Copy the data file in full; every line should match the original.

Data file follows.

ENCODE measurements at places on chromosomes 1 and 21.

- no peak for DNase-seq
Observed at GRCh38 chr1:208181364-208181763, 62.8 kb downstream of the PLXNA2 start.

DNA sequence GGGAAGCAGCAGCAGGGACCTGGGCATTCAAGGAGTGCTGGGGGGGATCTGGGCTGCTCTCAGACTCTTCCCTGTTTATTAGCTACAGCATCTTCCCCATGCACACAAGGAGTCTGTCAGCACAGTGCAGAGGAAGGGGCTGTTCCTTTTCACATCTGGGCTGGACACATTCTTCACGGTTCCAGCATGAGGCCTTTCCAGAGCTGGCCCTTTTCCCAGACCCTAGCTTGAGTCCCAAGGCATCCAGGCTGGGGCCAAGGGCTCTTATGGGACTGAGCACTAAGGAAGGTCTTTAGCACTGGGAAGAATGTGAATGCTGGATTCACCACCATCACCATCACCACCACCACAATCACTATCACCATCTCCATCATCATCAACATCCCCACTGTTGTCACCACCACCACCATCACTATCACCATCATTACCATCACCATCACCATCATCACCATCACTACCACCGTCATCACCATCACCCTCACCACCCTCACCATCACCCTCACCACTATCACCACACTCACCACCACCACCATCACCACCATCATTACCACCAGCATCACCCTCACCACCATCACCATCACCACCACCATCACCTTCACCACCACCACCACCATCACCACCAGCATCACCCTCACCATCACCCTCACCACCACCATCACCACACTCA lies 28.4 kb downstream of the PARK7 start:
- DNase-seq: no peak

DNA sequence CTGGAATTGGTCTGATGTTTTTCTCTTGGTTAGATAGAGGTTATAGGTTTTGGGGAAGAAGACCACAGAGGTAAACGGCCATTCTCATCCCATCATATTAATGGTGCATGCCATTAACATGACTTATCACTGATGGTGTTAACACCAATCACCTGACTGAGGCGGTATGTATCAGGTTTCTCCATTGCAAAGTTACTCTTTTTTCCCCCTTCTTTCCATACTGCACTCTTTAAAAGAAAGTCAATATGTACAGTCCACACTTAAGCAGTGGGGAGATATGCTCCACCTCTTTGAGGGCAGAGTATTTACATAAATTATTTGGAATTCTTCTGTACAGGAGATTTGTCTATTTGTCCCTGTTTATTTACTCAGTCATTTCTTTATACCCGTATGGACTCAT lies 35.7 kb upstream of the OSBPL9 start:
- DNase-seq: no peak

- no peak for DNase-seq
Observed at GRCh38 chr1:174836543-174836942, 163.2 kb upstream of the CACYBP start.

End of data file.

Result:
ENCODE measurements at places on chromosomes 1 and 21.

- no peak for DNase-seq
Observed at GRCh38 chr1:208181364-208181763, 62.8 kb downstream of the PLXNA2 start.

DNA sequence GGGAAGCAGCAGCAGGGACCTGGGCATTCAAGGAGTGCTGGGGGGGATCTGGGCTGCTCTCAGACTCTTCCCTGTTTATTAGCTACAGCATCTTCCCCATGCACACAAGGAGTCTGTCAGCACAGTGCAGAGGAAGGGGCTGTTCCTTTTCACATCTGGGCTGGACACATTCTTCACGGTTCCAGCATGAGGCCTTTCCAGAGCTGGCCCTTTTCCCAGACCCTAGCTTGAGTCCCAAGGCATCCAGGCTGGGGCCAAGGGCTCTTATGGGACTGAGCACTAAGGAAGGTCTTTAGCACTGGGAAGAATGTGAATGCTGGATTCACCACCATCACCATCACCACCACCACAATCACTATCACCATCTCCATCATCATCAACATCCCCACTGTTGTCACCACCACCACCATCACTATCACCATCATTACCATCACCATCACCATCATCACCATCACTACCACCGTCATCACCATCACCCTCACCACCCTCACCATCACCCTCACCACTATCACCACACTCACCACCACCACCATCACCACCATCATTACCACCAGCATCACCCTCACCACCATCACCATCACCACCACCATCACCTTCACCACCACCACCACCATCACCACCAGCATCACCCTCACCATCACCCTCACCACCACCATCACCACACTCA lies 28.4 kb downstream of the PARK7 start:
- DNase-seq: no peak

DNA sequence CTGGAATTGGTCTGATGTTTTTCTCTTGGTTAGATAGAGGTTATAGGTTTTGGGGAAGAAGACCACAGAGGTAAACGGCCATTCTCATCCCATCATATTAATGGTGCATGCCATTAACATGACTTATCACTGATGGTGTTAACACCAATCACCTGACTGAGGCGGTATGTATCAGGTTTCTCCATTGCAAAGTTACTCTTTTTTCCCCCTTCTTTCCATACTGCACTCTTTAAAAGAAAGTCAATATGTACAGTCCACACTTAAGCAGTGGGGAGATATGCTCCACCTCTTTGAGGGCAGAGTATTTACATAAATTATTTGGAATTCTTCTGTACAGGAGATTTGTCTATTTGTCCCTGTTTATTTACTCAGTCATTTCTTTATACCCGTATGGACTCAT lies 35.7 kb upstream of the OSBPL9 start:
- DNase-seq: no peak

- no peak for DNase-seq
Observed at GRCh38 chr1:174836543-174836942, 163.2 kb upstream of the CACYBP start.